Roman architect Vitruvius (c. 70 B.C.-c. 25 B.C.) wrote in Book II of De Architectura “…that the fires [of Vesuvius] were stronger in the past and that the plentiful flames within the mountain had emerged and burned fields thereabouts. It is for this reason that the rock called ‘sponge’ or ‘Pompeiian pumice’ seems to have been formed from some other sort of rock by the heat,”[10] while Greek writer Diodorus Siculus (c. 90 B.C.-c. 30 B.C.) wrote in Book IV of Bibliotheca Historica that “the Campanian plain was called ‘Phlegrean’ (fiery) because of… Vesuvius which had spouted flame like Etna and showed signs of the fire that had burnt in ancient history,” and Greek historian and geographer, Strabo (4 B.C.-A.D. 24) wrote of Vesuvius and its surroundings in Book V, Chapter IV of Geographica – “Mt. Vesuvius dominates this region [Campania]. All but its summit is clad in exceptionally fine fields. The summit itself is mostly flat, and entirely barren. The soil looks like ash, and there are cave-like pits of blackened rock, looking gnawed by fire. This area appears to have been on fire in the past and to have had craters of flame… No doubt this is the reason for the fertility of the surrounding area, as at Catana, where they say that soil filled with the ash thrown up by Etna’s flames makes the land particularly good for vines.”[11] Even the fact that the “Phlegrean (Fiery) Fields” located some 20 miles away consisted of “smoke-filled caverns and volcanic geysers,”[12] Roman poet Publius Papinius Statius’ (A.D. 45-A.D. 96) wrote, “I am eager to move you… [even though] Vesuvius and that baleful mountain’s storm of fire have not completely drained the frightened cities of their folk…”[13] in a letter to his wife in Book III, Chapter V of Silvae and Silius Italicus (c. A.D. 25-A.D. 101) wrote “Vesuvius… thundered, hurling flames worthy of Etna from her cliffs; and the fiery crest, throwing rocks up to the clouds, reached the trembling stars”[14] in his epic poem, “Punica” about the volcano’s last known eruption in 217 B.C. eruption, people were not convinced.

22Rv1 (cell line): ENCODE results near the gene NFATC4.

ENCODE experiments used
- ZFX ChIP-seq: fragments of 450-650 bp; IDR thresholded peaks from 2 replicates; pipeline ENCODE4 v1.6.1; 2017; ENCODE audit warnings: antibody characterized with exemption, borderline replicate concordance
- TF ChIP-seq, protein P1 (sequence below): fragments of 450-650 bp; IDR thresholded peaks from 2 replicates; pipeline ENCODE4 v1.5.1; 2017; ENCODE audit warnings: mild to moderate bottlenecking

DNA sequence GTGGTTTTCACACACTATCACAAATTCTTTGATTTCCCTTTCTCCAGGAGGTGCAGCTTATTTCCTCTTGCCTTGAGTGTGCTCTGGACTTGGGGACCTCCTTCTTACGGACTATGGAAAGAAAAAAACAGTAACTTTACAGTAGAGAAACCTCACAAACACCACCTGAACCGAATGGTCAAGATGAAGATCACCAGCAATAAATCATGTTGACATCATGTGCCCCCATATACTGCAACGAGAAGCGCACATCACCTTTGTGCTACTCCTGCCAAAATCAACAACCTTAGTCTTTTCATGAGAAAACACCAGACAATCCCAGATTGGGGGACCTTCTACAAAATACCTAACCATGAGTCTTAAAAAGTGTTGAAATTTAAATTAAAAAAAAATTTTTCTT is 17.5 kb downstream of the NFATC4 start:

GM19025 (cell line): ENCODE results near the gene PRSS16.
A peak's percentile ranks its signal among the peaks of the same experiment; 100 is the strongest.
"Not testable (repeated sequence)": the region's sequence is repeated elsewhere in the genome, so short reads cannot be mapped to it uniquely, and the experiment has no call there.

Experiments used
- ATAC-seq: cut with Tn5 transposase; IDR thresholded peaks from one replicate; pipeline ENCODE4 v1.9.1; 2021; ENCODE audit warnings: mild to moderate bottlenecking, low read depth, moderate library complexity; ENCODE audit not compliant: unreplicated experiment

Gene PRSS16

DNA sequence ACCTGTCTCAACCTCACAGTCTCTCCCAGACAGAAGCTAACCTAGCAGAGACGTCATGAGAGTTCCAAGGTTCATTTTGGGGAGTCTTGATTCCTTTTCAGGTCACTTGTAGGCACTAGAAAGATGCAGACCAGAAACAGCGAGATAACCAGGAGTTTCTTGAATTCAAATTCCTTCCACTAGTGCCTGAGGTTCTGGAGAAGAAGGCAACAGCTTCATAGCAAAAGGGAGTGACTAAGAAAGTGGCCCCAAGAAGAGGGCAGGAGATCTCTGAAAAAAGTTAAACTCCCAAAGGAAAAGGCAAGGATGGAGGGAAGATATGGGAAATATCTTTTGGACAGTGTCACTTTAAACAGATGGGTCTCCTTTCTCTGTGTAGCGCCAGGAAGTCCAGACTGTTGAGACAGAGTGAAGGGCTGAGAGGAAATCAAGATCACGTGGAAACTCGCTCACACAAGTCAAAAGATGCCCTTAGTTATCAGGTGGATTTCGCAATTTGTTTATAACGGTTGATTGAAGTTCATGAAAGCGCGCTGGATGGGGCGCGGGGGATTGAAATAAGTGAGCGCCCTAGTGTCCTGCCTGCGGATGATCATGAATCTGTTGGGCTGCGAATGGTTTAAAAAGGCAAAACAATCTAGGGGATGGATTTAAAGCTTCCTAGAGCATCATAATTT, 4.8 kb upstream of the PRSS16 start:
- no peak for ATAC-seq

On the eve of the eruption, Campania was an idyllic region, “…plainly the handiwork of Nature in her favorite spot!”[15] in the words of Roman admiral, historian, philosopher, and naturalist Gaius Plinius Secundas known as Pliny The Elder (A.D. 23-A.D. 79) who perished during Vesuvius’ eruption. “Campania [is] a region blessed by fortune. From this bay (Bay of Naples) onwards you find vine-growing hills and a noble tipple of wine famed throughout the world. Over this area the gods of wine and grain fought their hardest, or so tradition tells us. The territories for Setine wine and Caecuban begin here; beyond these lie Falernum and Calenum. Then come the Massic Mountains, and those of Gauranum and Surrentum. There lie spread the fields of Lebroinum with their fine harvest of grain. These shores are watered by warm springs; they are famed beyond any other for their shellfish and their fine fish. Nowhere do olives produce more oil – the production strives to match the demands of human pleasure.”[16] At this time, Pompeii with a population of about 20,000 was a “commercial and agricultural center” and an upper class neighborhood in the midst of an election campaign while Herculaneum, with a population of about 5,000 was a resort favored by wealthy Romans that consisted of an amphitheatre that could seat 16,000 people, “dozens of taverns, magnificent brothels and lavishly appointed baths.”[17] Both, though mostly rebuilt, were still undergoing construction to repair the affects of the devastating A.D. 62 quake which in the words of Lucius Annaeus Seneca (c. 4 B.C.-A.D. 65), emperor Nero’s administrator, “laid down Pompeii, made great ruins in Herculaneum and caused minor damage in Nuceria and Naples, where the emperor Nero was performing in the theatre. …the earthquakes lasted for several days until they became milder ‘but still caused great damage.’”[18] Evidence of ongoing repairs consisted of a “plastered” cracked oven, the mending of previously damaged buildings, digging of three cesspits linking latrines to houses, an open trench for a water tower and “heaps of plaster.”[19]